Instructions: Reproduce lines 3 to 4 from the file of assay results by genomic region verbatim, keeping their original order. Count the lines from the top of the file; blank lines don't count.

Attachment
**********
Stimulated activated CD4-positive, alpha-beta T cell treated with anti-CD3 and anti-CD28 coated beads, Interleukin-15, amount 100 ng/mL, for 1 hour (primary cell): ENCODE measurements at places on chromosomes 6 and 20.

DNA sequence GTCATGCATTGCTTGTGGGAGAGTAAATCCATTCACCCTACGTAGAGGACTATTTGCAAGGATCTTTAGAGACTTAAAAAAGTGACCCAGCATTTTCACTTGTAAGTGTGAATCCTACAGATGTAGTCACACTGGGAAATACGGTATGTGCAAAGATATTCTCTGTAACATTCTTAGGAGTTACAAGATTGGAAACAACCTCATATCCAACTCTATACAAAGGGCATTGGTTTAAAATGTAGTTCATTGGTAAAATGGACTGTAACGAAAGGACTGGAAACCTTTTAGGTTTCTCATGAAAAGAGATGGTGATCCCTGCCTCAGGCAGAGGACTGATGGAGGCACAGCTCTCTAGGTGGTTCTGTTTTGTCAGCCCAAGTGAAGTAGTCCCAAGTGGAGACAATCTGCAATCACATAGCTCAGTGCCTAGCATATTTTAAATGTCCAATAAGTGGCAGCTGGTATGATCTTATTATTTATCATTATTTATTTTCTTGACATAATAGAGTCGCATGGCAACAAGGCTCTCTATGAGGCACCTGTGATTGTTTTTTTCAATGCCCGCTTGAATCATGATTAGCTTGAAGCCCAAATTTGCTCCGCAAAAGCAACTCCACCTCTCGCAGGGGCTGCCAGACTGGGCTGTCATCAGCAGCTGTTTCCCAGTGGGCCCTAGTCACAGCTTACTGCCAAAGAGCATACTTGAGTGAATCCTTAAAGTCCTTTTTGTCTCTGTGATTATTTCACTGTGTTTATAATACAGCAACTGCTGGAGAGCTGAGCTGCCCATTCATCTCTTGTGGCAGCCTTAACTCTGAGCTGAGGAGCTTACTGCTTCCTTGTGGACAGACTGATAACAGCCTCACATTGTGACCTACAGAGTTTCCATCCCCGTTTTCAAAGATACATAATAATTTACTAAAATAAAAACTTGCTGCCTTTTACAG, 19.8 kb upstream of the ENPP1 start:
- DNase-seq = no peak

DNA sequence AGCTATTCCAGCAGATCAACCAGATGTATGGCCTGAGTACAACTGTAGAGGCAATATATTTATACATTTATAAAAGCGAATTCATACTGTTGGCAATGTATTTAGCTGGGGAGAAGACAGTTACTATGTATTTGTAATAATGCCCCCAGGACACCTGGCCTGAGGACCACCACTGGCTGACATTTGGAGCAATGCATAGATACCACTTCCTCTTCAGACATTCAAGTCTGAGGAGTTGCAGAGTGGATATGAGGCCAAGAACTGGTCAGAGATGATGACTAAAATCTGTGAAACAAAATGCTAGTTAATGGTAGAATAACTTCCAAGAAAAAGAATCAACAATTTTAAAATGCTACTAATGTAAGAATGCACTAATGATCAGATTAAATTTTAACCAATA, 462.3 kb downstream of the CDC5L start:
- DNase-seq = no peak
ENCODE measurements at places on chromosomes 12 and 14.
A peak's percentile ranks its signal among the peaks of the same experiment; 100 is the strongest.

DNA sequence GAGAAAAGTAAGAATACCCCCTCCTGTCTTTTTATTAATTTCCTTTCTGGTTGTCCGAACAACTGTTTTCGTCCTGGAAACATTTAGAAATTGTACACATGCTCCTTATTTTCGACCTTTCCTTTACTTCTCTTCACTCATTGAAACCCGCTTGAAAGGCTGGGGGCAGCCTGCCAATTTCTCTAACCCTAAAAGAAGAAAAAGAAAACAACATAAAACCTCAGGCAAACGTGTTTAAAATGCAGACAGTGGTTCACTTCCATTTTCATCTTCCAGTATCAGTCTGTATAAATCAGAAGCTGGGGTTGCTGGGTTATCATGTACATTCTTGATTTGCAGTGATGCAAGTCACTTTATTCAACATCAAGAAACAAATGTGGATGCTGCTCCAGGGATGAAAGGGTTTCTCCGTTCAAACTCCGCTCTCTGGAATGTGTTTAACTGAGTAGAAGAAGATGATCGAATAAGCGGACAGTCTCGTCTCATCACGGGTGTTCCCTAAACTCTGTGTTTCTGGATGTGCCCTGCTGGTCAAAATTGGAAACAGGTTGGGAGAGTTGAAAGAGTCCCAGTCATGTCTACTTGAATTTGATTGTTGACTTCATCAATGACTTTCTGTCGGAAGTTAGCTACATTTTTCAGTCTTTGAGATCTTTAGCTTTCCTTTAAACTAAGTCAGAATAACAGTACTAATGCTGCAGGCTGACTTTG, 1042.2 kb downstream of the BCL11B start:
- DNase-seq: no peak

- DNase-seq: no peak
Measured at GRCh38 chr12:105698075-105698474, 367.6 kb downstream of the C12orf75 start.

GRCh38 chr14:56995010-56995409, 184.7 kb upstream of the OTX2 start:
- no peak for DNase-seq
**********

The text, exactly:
- DNase-seq = no peak

DNA sequence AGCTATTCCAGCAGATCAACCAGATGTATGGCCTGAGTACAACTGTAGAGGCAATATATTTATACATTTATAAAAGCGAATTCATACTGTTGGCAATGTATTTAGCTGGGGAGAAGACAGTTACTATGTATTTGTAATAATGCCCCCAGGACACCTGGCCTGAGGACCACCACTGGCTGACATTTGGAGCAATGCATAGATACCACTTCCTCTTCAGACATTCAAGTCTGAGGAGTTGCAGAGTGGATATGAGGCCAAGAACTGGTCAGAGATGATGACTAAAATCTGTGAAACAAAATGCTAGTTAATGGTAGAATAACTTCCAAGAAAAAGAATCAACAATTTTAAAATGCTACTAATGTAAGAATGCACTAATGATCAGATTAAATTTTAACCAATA, 462.3 kb downstream of the CDC5L start: